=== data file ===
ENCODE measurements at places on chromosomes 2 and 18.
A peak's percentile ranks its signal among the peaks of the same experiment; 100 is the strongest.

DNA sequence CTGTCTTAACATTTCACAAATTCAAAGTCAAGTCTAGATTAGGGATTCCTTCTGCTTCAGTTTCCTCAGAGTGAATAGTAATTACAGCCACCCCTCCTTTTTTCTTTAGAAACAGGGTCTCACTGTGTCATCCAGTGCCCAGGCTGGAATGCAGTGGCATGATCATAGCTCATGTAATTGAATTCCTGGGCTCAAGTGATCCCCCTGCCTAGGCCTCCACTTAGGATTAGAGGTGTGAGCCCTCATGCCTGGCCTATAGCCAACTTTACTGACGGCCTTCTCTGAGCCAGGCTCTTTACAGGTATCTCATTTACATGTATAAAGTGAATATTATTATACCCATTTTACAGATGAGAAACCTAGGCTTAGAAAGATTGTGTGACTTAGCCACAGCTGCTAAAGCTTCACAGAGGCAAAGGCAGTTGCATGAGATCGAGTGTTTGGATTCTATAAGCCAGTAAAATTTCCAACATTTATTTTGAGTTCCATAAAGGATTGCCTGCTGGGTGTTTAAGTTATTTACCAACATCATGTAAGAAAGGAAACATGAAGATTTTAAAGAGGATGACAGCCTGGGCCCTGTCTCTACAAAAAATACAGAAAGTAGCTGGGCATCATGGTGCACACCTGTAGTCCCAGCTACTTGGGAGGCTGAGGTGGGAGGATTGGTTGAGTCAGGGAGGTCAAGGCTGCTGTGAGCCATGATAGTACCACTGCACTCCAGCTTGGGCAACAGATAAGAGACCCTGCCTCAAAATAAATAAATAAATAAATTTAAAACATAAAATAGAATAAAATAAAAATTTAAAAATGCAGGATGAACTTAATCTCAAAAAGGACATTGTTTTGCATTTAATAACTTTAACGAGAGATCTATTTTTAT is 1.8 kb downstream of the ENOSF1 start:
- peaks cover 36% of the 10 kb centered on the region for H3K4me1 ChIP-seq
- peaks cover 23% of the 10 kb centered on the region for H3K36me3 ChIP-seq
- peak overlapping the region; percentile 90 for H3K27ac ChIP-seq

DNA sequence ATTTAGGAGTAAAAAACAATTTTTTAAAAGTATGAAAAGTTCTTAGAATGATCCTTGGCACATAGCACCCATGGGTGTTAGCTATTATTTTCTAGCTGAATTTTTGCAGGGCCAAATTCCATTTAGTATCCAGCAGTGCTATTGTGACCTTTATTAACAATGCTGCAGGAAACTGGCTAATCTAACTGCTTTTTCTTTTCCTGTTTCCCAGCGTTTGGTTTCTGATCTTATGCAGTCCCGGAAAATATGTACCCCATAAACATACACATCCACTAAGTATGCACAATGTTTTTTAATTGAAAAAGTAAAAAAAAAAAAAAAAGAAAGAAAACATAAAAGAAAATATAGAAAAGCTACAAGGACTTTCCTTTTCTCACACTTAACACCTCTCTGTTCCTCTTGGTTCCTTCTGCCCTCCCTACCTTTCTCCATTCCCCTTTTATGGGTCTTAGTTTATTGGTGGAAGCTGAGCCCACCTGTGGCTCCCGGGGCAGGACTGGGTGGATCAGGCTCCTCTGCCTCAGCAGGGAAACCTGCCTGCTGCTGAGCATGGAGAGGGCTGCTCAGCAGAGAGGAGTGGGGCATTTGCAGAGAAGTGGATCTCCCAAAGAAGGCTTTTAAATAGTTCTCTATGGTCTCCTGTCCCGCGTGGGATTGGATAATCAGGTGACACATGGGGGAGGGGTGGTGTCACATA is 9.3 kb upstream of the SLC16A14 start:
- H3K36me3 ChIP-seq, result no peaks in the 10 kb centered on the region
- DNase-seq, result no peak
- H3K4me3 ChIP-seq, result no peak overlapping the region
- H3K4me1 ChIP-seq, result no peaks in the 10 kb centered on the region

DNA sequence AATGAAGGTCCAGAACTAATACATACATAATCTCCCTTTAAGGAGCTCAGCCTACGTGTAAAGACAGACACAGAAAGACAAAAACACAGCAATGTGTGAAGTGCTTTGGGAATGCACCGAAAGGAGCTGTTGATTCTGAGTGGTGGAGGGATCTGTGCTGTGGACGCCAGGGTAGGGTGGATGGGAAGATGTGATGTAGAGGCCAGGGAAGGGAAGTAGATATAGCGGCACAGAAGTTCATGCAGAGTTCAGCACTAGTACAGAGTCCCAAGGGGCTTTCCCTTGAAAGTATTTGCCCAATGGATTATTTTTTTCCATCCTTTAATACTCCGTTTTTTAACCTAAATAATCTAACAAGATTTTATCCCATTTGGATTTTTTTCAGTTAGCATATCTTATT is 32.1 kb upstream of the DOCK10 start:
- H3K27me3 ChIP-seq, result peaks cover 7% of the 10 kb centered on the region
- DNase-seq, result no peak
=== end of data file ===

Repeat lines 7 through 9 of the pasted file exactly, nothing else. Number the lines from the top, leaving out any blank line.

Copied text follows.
DNA sequence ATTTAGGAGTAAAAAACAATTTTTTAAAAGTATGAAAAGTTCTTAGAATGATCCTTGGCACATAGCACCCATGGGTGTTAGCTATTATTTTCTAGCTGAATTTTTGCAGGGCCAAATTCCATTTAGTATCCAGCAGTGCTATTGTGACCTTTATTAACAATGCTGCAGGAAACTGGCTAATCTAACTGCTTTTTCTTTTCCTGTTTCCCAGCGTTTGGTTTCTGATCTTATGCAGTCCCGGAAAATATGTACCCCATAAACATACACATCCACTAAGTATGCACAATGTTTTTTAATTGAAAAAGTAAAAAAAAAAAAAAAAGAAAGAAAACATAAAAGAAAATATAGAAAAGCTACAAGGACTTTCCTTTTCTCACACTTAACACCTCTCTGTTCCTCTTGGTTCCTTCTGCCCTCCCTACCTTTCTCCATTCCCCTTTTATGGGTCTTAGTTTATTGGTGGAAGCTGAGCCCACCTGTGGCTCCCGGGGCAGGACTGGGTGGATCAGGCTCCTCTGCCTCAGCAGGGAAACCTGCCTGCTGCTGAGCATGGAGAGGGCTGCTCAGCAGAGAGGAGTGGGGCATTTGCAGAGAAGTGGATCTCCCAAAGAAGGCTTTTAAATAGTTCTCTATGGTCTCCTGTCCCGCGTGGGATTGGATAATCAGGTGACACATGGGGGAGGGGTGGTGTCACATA is 9.3 kb upstream of the SLC16A14 start:
- H3K36me3 ChIP-seq, result no peaks in the 10 kb centered on the region
- DNase-seq, result no peak